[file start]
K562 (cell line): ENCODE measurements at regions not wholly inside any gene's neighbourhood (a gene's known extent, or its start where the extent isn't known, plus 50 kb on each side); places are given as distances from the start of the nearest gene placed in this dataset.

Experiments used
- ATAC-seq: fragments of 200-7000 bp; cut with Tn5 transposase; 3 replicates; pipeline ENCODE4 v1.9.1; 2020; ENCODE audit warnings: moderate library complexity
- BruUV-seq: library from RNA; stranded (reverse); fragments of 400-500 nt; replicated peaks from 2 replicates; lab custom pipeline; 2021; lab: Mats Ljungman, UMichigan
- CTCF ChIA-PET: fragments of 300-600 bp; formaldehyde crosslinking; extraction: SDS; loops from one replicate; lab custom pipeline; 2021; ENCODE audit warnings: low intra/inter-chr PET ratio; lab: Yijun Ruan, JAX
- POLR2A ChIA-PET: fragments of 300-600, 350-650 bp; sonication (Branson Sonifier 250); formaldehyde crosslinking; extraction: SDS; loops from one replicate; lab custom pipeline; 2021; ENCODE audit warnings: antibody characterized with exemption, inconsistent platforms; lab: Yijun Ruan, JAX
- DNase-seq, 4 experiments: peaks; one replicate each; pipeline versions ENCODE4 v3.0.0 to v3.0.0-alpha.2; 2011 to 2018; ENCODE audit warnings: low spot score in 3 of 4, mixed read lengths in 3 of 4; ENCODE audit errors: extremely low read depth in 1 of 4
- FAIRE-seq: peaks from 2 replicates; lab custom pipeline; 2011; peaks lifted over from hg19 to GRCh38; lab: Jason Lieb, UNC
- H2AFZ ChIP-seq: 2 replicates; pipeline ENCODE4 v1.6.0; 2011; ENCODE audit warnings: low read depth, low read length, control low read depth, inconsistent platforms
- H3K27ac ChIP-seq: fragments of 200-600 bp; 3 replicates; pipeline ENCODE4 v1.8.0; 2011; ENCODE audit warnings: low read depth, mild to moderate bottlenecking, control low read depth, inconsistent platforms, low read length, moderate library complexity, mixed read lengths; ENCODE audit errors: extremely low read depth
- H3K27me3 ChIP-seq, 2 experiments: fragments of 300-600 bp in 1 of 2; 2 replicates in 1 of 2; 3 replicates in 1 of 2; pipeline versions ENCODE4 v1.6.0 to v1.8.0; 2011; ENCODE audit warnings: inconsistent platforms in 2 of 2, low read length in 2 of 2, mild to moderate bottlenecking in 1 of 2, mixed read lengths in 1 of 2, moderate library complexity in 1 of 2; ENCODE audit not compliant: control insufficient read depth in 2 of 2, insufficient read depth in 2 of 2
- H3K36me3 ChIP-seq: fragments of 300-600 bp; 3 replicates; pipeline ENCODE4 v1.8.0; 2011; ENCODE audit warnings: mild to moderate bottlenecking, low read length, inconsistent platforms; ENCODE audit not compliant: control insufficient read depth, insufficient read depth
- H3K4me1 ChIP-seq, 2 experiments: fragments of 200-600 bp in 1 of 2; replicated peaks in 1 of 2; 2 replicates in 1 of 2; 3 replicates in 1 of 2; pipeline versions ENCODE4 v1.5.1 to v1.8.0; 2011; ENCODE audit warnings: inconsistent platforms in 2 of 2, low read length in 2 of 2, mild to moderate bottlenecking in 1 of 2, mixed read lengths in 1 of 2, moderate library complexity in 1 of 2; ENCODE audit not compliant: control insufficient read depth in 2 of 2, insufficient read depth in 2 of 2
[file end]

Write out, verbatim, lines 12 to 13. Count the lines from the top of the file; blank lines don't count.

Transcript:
- H3K36me3 ChIP-seq: fragments of 300-600 bp; 3 replicates; pipeline ENCODE4 v1.8.0; 2011; ENCODE audit warnings: mild to moderate bottlenecking, low read length, inconsistent platforms; ENCODE audit not compliant: control insufficient read depth, insufficient read depth
- H3K4me1 ChIP-seq, 2 experiments: fragments of 200-600 bp in 1 of 2; replicated peaks in 1 of 2; 2 replicates in 1 of 2; 3 replicates in 1 of 2; pipeline versions ENCODE4 v1.5.1 to v1.8.0; 2011; ENCODE audit warnings: inconsistent platforms in 2 of 2, low read length in 2 of 2, mild to moderate bottlenecking in 1 of 2, mixed read lengths in 1 of 2, moderate library complexity in 1 of 2; ENCODE audit not compliant: control insufficient read depth in 2 of 2, insufficient read depth in 2 of 2